If 2 different representatives are to be selected at random from a group of 10 employees and if P is the probability that both representatives selected will be women, is P > 1/2 ?
(1) More than 1/2 of the 10 employees are women. (2) The probability that both representatives selected will be men is less than 1/10
IMO D 1)INSUFFI ,say women=5 then 5*4/10*9 <1/2
when women=8 then p>1/2
2)INSUFFI thouh im not able to put down he calculation
If 2 different representatives are to be selected at random from a group of 10 employees and if p is the probability that both representatives selected will be women, is p > 1/2?
(1) More than 1/2 of the 10 employees are women. (2) The probability that both representatives selected will be men is less than 1/10.
Fact 1: p(w) > 1/2
Let there are n women out of 10 employees. so n > 5.
number of ways of selecting 2 women out of n = nC2 = n*(n-1)/2.
total number of possible ways of selecting 2 employees out of 10 = 10C2 = 45.
probability that two selected employees are women = n(n-1)/90
n = 6, p=1/3 n = 7, p=42/90 n = 8, p=56/90.
1st is not sufficient.
Fact 2: let number of men in the sample is m. number of ways of selecting 2 men out of m = mC2 = m*(m-1)/2.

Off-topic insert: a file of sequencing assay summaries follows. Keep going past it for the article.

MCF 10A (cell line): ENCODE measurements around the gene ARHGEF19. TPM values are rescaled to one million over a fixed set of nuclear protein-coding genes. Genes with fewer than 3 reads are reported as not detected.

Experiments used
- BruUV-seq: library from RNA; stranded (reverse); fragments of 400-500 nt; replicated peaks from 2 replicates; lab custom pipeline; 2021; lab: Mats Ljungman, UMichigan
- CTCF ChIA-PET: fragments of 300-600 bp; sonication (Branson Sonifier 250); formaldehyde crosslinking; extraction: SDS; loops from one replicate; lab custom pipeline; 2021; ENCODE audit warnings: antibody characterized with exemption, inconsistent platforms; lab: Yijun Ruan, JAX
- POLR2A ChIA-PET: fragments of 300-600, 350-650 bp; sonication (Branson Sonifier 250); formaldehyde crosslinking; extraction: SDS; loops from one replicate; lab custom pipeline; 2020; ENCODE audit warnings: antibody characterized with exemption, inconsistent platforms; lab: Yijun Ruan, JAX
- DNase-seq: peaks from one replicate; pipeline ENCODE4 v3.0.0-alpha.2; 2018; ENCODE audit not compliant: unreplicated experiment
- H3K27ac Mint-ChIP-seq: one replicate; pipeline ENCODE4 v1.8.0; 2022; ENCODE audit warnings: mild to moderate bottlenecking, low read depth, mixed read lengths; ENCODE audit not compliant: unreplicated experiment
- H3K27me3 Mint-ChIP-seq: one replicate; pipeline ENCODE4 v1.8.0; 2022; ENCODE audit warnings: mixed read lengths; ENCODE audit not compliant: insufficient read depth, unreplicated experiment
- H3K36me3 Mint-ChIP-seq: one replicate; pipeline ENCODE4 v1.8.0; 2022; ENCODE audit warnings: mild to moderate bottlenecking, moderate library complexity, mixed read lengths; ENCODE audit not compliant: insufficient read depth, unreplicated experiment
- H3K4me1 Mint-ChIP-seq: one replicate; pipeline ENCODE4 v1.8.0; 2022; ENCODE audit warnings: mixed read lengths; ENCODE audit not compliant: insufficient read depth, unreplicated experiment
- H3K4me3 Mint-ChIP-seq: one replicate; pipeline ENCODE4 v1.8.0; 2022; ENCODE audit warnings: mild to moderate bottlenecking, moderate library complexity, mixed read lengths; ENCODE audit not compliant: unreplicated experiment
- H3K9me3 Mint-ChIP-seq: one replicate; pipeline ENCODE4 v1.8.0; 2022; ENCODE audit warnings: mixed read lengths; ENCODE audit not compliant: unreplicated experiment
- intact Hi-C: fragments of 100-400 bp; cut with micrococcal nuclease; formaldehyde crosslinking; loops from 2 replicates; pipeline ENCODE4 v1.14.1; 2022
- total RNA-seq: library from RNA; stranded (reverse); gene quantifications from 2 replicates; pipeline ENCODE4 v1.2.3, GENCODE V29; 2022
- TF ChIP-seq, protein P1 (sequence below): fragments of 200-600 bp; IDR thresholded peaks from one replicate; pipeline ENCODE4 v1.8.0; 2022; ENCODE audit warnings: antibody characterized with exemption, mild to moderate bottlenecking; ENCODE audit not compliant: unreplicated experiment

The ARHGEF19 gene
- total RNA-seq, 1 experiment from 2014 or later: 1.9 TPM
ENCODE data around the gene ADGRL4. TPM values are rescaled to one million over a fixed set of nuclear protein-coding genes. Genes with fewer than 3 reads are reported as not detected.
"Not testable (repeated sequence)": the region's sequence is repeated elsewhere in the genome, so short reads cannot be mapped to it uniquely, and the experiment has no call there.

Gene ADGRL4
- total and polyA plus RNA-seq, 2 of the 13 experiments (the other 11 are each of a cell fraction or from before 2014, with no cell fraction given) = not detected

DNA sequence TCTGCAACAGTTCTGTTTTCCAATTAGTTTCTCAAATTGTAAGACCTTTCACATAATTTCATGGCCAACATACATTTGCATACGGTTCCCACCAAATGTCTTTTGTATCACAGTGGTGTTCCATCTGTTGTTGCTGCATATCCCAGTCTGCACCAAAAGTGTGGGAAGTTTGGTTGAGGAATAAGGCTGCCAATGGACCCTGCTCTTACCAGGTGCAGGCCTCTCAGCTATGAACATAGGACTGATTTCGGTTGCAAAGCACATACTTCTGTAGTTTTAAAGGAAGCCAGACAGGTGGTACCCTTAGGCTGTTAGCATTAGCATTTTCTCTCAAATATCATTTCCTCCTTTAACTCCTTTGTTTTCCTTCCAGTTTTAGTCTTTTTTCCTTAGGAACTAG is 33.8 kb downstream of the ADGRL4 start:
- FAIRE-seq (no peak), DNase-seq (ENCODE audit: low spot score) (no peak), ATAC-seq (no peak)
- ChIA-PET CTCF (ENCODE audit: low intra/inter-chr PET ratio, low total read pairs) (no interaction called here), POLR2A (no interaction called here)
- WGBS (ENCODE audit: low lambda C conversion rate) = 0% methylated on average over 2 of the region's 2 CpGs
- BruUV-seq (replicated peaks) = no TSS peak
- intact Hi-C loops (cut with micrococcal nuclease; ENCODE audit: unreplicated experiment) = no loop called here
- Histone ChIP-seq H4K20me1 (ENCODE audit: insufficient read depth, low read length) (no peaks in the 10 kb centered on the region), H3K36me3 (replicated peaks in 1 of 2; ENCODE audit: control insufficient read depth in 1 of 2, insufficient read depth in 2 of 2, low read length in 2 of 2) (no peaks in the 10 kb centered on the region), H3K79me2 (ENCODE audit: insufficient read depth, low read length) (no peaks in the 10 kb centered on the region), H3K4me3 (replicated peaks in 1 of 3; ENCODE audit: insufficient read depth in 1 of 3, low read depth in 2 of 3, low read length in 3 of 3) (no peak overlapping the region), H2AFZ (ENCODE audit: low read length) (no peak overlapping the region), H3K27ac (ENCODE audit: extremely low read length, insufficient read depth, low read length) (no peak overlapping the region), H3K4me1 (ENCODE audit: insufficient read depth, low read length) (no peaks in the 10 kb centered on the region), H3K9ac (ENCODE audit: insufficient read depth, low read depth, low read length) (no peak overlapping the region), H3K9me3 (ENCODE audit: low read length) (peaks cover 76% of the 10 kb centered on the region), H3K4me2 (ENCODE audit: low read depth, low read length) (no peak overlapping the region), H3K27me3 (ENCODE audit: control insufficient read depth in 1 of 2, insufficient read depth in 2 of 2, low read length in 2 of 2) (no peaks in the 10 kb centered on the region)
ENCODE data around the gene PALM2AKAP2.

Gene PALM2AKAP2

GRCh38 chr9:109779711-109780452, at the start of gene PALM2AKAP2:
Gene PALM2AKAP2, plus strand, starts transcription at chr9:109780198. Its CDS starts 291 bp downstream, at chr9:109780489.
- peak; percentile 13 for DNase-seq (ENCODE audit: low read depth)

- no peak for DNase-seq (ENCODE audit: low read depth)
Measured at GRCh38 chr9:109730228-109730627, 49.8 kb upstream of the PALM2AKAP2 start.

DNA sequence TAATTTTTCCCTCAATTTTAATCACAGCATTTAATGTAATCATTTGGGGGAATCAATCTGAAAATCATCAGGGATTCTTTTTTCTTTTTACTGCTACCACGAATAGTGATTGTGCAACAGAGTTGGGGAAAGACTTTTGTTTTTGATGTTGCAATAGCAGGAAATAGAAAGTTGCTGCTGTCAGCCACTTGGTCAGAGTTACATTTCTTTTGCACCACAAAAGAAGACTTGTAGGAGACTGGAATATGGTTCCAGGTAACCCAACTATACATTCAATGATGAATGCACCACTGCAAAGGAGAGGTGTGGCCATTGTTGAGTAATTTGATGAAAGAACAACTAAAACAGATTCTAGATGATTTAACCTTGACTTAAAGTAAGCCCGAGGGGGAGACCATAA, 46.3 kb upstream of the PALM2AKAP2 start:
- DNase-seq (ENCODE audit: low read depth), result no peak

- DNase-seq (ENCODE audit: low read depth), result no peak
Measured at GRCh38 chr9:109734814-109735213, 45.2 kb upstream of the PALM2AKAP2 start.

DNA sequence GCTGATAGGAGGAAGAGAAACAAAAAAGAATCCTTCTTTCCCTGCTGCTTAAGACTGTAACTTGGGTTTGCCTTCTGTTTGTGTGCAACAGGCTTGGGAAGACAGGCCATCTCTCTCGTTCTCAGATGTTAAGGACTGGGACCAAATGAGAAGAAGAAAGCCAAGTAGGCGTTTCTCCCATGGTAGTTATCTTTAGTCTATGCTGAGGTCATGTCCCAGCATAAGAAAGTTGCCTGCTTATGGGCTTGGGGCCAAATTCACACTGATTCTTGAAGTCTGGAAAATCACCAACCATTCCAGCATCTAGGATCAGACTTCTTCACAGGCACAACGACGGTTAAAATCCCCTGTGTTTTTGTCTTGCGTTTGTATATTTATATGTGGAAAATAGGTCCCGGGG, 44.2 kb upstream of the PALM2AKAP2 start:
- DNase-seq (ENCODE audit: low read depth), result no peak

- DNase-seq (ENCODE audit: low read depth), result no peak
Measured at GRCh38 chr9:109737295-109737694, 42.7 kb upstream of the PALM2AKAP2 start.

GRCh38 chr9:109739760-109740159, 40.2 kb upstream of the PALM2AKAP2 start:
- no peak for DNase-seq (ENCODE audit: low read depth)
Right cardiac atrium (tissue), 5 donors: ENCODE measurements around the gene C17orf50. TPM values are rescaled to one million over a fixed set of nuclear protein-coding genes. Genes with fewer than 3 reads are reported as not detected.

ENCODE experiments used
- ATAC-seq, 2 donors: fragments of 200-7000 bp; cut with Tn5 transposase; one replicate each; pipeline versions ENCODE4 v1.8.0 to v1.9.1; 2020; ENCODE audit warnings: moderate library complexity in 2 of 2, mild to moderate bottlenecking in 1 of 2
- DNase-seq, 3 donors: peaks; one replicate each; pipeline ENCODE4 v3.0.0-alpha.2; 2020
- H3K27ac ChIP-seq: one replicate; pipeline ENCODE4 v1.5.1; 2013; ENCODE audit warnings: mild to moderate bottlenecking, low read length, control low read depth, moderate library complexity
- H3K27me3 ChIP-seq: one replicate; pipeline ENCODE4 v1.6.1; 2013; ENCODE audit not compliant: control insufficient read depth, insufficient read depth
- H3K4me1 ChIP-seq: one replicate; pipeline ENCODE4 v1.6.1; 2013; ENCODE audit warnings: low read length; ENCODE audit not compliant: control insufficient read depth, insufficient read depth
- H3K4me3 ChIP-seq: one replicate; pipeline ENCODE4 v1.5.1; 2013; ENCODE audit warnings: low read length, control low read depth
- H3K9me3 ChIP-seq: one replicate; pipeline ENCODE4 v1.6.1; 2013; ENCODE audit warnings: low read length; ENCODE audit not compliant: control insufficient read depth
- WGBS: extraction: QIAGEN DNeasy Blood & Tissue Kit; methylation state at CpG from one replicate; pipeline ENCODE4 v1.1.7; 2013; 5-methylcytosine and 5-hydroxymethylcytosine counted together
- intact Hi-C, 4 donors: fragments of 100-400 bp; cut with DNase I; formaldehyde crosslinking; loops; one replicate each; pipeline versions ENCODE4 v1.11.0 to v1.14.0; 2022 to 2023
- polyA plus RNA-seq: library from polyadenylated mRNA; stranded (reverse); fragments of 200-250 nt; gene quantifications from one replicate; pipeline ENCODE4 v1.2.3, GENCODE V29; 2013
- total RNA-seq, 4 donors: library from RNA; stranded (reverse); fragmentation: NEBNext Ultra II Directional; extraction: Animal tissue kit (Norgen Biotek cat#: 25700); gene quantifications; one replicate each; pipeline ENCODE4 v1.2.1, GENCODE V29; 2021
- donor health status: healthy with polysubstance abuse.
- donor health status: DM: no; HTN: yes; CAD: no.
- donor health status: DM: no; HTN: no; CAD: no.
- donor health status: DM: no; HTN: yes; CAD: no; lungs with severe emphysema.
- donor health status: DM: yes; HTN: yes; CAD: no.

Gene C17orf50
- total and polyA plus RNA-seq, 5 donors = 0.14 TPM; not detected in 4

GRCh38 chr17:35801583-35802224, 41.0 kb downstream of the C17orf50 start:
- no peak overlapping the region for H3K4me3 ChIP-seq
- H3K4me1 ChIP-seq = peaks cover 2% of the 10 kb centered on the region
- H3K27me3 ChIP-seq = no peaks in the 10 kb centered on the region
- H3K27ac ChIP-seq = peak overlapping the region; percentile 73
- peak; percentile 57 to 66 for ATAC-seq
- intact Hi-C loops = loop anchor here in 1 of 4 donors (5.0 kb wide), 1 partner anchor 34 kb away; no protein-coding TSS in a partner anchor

total number of ways = 45.
p(both men) = m*(m-1)/90
m*(m-1)/90 < 1/10
m*(m-1)<9 m = 3, 2, 1
second not sufficient.
combining both, we have two solutions 8 women and 2 men OR 7 women or 3 men.
Probability problems [#permalink]
19 Aug 2009, 03:09
If 2 different representatives are to be selected at random from a group of 10 employees and if p is the probability that both representatives selected will be women, is p >1/2
(1) More than 1/2 of the 10 employees are women. (2) The probability that both representatives selected will be men is less than 1/10
Re: Probability problems [#permalink]
19 Aug 2009, 04:01
E
A is insuff B is insuff as it provides info for not two men i.e. it could either be two men or one man and one woman together the prob of 2 women is between 1/3 and 9/10. therefore insuff.
Re: Probability problems [#permalink]
19 Aug 2009, 04:39
hrish88 wrote:
If 2 different representatives are to be selected at random from a group of 10 employees and if p is the probability that both representatives selected will be women, is p >1/2
(1) More than 1/2 of the 10 employees are women. (2) The probability that both representatives selected will be men is less than 1/10
Thanks in advance
for (1), suppose W=6, then both representatives are women would be 6C2, and total select ways are 10C2 p=6C2/10C2=(6*5)/(10*9)=1/3<1/2 therefore (1) is nsf.
for (2) suppose there are M mem, then Pman=MC2/10C2<1/10, so, M(M-1)<9, M=0, 1, 2, 3 for M=3, then W=7, p=7C2/10C2=(7*6)/(10*9)=42/90<45/90=1/2
Re: Probability problems [#permalink]
19 Aug 2009, 04:50
The condition II states that the prob of selecting two men is less than 1/10. This provides information for "prob of not selecting two men" and this means that either both reps are women OR one rep is a man and one rep is a woman. This is insuff coz it does not help calculate the prob of two women reps >1/2. hope this helps!
gmatclubot
Re: Probability problems
[#permalink]
19 Aug 2009, 04:50